“The skylights are the home’s best feature.”
In addition, the oft-used phrase a number of is always
treated as plural. “A
number of stockbrokers were forced out of their jobs as a result
of the collapse on Wall Street.”
“Olde World” Usages
Among / Amongst:
People sometimes ask about the difference between
amongst. Both words mean the same thing, but
amongst is the older
form and is more commonly used in Britain than in the United
States. It is
considered archaic and overly formal in American English. The
only time it is appropriate for an American writer to use
amongst is when the
writing is set in a different era or fantasy world, as in this
"Is it truly safe to walk amongst the peasants, My Lord?”
Amid / Amidst:
This is another one of the many thousands of
differences between British and American English (while and whilst being
Amidst means exactly the same thing that
amid does, but it is a very old word that tends to be preserved in
only “olde world” contexts and therefore falls into the same
category as among and amongst when it comes to a writer’s decision about word choice.
Here are a few pointers about the use of pronouns.
People are referred to as who/whom, not that,
as in the following sentence:
“I know several people
who want to
eliminate daylight savings time.” Not“I know several people
that want to eliminate daylight savings time.”
In reference to
organizations or institutions, the singular pronoun it
(or its if it is possessive) should be used.
“Porsche is hoping to sell more of
its cars in
Pronouns that refer to a number larger than one are usually
treated as singular; for instance, you would write,
“Each and every student
was ready for lunchtime.”
Or “Neither of
the teachers intends to retire.”
Or “Everyone had a fabulous time.”
Just to keep us on our toes, the pronoun
none can be either
singular or plural, depending on whether it means “not one” or
“not any.” For
example, “The chairs all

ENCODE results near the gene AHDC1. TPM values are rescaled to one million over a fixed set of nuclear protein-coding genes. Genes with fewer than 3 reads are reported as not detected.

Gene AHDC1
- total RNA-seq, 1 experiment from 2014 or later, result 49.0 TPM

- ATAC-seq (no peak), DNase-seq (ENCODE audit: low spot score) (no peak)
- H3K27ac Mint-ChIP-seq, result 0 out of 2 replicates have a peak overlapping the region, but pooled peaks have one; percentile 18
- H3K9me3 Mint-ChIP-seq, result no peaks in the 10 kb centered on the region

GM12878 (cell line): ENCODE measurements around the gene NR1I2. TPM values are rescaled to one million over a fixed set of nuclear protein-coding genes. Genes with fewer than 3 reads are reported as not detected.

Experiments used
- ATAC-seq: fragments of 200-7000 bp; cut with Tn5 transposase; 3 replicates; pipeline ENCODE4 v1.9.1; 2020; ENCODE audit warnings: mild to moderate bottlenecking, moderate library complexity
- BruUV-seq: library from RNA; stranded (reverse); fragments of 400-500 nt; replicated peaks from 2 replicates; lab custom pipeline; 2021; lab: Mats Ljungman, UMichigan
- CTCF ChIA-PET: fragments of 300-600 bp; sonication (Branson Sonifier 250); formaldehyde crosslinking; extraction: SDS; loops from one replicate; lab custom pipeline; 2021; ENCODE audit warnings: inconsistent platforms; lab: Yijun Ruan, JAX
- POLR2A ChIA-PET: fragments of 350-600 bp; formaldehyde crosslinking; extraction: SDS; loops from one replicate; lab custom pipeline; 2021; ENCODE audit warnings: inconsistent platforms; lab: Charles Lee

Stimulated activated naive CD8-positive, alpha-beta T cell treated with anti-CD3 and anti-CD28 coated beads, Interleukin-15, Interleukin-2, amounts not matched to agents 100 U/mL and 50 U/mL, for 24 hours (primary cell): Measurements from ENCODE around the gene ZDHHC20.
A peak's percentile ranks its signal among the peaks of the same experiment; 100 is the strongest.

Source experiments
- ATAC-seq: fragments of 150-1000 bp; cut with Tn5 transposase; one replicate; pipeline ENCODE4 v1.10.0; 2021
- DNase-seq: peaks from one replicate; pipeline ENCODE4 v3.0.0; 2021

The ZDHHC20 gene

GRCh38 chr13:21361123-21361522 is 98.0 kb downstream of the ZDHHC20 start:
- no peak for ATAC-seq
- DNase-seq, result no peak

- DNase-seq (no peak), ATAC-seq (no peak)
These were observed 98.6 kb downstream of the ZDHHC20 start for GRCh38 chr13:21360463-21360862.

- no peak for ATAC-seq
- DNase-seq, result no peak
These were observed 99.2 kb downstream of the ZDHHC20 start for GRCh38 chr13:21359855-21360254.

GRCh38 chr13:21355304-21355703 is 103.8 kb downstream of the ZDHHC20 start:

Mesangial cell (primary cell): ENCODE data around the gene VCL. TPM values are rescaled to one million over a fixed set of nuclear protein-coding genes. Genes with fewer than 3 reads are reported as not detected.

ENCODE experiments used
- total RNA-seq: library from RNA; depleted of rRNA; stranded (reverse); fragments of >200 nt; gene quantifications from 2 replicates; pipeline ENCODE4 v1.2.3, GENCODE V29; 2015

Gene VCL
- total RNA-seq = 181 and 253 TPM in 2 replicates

feel the same; none is
more comfortable than the other.” (meaning “not any”) and
“None but the most
physically fit were able to finish the race.” (meaning “not
As far as pronouns go, what is the best way to handle gender
referring to a generic person, the old-fashioned way was to
always default to the pronoun
he. This, however,
routinely left out half the planet, so a better way to phrase
this is to write he or
she, him or her, his or hers.
Using the plural
they/their/theirs when referring to a single person or
entity is not correct.
In other words, you do not want to write,
“If a child does not
study, they will inevitably fail.”
On the other hand, you could avoid the awkwardness
altogether by re-phrasing it this way:
“If a child does
not study, failure will be the inevitable result.”
Although most plural subjects of sentences require plural verbs,
nouns that refer to measurements of quantity (such as time,
money, or distance) can frequently end in an
s, and therefore
confuse the issue of appropriate verb tense.
Quantities are treated as singular units, however, which
means they require singular verbs.
Here are some examples:
“Six hours is plenty of time to finish this manuscript.”
“Three dollars is hardly going to cover the cab fare from the
“Stuffed in the suitcase was two million dollars in negotiable
“Five yards of material seems to be enough to finish the dress.”
“Three-fourths of a cup of flour is called for in the recipe.”
Sit / Set
This one’s easy.
You sit in a chair. You set your
book on the table.
The cat sits in the window. The book sits on the table. (once
you have set it there!)
Whether / Or If
When a choice is being indicated,
whether should be used
instead of if.
For example, the correct usage is as follows:
“He did not know whether
his wife would approve of his choice.”
if is used to indicate “should a particular thing occur.”
“If it doesn’t rain tomorrow, I intend to go for a hike.”
Denver Book Editor | Boulder Book Editor